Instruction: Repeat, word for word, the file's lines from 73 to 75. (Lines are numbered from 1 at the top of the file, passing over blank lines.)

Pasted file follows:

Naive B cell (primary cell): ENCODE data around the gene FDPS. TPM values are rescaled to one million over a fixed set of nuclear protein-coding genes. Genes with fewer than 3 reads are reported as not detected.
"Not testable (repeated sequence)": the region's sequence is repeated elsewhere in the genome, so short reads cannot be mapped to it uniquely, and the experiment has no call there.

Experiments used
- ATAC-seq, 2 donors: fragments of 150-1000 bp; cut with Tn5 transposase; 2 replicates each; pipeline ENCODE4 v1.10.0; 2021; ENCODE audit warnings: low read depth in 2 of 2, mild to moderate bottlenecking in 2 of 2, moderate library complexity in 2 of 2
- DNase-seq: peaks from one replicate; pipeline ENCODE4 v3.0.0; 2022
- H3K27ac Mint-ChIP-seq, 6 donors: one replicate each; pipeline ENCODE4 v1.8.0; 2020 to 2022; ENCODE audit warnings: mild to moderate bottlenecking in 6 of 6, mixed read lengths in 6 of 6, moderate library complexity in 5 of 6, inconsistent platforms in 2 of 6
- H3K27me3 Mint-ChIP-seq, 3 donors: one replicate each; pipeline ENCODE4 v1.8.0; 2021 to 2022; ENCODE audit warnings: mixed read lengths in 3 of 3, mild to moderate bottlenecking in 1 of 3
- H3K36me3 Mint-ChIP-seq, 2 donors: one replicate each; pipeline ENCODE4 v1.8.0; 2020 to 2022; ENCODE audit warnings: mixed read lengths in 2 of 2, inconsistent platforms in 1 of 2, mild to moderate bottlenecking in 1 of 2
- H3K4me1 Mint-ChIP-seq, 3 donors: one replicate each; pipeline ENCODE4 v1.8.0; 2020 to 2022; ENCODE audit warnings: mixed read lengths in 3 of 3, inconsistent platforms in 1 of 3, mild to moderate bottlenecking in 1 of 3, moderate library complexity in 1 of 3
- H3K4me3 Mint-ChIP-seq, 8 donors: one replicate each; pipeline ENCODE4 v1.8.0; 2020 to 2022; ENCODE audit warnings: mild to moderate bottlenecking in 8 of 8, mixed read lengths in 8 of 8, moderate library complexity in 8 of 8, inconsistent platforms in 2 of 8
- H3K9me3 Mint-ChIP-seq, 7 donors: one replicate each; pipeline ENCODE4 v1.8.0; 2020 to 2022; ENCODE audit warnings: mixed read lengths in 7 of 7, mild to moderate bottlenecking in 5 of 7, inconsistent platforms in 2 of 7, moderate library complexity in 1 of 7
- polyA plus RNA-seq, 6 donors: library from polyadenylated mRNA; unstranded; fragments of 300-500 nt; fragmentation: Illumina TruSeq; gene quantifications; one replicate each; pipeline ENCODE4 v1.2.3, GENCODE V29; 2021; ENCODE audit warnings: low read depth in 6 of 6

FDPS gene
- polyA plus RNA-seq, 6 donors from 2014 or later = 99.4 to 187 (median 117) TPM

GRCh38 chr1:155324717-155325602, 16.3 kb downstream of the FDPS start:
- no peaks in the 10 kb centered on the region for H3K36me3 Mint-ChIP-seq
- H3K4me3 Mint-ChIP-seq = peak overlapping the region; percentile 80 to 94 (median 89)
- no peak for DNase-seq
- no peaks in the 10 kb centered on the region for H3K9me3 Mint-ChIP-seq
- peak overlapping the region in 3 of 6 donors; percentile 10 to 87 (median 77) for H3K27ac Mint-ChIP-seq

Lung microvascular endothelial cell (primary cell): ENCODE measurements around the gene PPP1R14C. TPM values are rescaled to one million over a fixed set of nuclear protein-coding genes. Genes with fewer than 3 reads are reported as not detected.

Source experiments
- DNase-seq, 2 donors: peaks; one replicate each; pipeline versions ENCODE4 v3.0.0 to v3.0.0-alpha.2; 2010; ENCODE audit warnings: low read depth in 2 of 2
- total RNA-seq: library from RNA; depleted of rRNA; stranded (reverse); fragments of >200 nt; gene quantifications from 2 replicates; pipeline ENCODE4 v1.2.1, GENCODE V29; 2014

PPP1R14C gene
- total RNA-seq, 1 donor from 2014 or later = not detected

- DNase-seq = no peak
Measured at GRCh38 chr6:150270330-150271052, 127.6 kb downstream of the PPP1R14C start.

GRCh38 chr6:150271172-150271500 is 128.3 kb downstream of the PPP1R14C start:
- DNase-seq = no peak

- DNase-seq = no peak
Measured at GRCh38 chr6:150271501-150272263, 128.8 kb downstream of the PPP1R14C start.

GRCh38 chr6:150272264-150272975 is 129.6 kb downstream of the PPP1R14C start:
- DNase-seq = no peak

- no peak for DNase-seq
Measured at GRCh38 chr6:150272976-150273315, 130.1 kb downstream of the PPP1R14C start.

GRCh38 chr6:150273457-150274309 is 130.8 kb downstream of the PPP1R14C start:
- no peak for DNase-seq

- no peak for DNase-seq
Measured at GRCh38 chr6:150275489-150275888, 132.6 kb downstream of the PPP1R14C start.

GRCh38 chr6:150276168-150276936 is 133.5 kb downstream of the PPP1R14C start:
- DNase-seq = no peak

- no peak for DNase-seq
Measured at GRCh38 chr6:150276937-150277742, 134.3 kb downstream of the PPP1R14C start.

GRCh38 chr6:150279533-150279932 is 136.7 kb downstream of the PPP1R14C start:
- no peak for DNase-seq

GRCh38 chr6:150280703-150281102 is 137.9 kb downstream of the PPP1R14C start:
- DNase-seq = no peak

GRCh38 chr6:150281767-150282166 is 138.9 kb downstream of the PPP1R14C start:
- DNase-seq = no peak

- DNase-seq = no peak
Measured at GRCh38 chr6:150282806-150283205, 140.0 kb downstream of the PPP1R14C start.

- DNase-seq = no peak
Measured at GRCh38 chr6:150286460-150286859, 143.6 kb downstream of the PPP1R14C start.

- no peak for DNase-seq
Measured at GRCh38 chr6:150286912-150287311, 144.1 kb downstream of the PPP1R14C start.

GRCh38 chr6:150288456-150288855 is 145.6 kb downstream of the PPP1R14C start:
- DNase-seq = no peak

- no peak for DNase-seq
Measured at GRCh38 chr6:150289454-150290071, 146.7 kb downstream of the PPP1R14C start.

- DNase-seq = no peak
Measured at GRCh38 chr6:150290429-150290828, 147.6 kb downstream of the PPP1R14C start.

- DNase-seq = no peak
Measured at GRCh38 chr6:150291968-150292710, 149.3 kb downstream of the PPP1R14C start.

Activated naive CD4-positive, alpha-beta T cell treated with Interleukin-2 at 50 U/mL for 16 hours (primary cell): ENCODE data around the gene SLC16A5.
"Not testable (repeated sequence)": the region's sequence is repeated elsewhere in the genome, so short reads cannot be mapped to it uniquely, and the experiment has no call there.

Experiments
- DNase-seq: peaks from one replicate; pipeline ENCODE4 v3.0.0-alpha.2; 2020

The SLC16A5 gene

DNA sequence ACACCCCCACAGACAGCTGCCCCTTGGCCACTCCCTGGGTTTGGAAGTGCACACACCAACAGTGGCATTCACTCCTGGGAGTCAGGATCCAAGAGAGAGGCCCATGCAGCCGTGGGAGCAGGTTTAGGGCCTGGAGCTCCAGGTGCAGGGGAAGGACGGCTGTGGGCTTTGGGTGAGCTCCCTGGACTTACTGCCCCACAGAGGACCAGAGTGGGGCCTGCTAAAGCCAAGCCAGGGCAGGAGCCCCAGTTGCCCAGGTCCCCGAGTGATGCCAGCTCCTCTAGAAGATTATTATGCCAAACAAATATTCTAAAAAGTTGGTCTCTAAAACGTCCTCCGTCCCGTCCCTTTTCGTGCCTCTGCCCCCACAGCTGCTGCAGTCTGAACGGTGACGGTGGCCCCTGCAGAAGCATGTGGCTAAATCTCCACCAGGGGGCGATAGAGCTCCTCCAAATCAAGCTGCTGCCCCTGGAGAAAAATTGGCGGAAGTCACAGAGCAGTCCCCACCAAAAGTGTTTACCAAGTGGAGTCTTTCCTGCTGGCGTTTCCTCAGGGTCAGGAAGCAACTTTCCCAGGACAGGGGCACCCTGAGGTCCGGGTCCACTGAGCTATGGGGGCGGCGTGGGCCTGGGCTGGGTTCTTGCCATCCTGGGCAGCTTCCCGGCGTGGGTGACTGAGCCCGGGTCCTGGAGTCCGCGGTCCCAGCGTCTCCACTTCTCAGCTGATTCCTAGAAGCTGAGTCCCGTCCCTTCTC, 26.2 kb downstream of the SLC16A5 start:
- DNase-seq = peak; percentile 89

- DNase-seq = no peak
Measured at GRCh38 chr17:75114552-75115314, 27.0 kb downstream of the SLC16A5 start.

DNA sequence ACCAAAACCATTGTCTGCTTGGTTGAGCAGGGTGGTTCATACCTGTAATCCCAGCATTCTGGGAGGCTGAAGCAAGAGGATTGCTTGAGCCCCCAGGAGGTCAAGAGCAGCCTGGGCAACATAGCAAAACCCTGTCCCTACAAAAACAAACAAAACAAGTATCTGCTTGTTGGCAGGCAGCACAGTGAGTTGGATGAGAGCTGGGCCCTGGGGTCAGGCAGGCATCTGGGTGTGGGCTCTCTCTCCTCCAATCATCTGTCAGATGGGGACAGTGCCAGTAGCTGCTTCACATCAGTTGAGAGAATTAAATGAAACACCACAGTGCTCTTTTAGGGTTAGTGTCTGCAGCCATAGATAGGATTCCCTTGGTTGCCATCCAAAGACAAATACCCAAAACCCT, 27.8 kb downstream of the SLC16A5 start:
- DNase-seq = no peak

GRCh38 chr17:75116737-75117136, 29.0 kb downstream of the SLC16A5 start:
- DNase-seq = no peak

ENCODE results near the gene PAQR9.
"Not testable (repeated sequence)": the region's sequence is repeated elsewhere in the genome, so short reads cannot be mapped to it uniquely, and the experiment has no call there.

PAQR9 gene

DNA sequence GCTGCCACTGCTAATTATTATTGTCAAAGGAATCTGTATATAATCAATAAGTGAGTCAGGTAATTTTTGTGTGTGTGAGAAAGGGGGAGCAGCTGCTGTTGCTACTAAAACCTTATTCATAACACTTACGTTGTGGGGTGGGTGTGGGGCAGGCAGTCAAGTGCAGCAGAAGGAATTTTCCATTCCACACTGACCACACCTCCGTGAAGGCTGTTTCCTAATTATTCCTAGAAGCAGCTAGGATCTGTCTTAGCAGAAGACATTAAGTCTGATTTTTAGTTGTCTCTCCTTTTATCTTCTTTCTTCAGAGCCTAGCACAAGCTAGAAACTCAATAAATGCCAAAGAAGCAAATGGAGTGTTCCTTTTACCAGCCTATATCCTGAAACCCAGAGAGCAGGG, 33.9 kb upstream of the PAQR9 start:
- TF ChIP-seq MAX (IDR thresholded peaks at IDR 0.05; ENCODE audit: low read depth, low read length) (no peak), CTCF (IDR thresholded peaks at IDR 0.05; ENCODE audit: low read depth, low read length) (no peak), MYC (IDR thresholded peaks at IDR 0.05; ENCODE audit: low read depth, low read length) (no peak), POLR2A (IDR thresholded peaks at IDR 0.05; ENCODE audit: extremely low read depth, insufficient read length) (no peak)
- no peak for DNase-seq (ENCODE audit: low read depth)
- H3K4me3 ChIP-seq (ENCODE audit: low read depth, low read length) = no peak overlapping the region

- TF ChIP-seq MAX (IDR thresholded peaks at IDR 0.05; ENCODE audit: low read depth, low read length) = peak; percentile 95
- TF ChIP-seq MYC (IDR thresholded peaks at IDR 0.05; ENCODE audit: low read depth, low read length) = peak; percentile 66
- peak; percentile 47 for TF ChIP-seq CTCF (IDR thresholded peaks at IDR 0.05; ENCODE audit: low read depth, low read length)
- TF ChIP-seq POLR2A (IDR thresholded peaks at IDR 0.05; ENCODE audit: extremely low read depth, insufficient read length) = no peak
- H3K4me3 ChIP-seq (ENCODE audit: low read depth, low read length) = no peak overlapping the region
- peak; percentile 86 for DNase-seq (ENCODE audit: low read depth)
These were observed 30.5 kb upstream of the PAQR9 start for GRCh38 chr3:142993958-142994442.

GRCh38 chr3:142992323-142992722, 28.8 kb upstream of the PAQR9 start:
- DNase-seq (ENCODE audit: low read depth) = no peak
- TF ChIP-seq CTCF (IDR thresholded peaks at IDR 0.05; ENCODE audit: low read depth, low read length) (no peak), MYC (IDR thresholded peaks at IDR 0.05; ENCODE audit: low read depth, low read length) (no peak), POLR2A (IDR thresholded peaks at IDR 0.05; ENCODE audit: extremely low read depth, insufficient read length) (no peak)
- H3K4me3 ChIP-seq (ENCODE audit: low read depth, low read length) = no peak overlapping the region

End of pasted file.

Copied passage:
Measured at GRCh38 chr17:75114552-75115314, 27.0 kb downstream of the SLC16A5 start.

DNA sequence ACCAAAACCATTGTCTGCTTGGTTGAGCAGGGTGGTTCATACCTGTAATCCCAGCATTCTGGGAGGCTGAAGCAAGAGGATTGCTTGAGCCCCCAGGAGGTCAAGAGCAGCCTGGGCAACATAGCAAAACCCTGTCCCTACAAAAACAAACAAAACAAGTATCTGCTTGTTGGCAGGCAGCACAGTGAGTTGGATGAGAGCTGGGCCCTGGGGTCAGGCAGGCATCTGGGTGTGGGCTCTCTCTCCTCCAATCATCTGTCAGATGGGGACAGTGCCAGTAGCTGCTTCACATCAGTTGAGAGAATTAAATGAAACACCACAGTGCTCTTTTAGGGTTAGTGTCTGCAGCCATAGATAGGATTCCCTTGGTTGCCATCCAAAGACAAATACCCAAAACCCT, 27.8 kb downstream of the SLC16A5 start:
- DNase-seq = no peak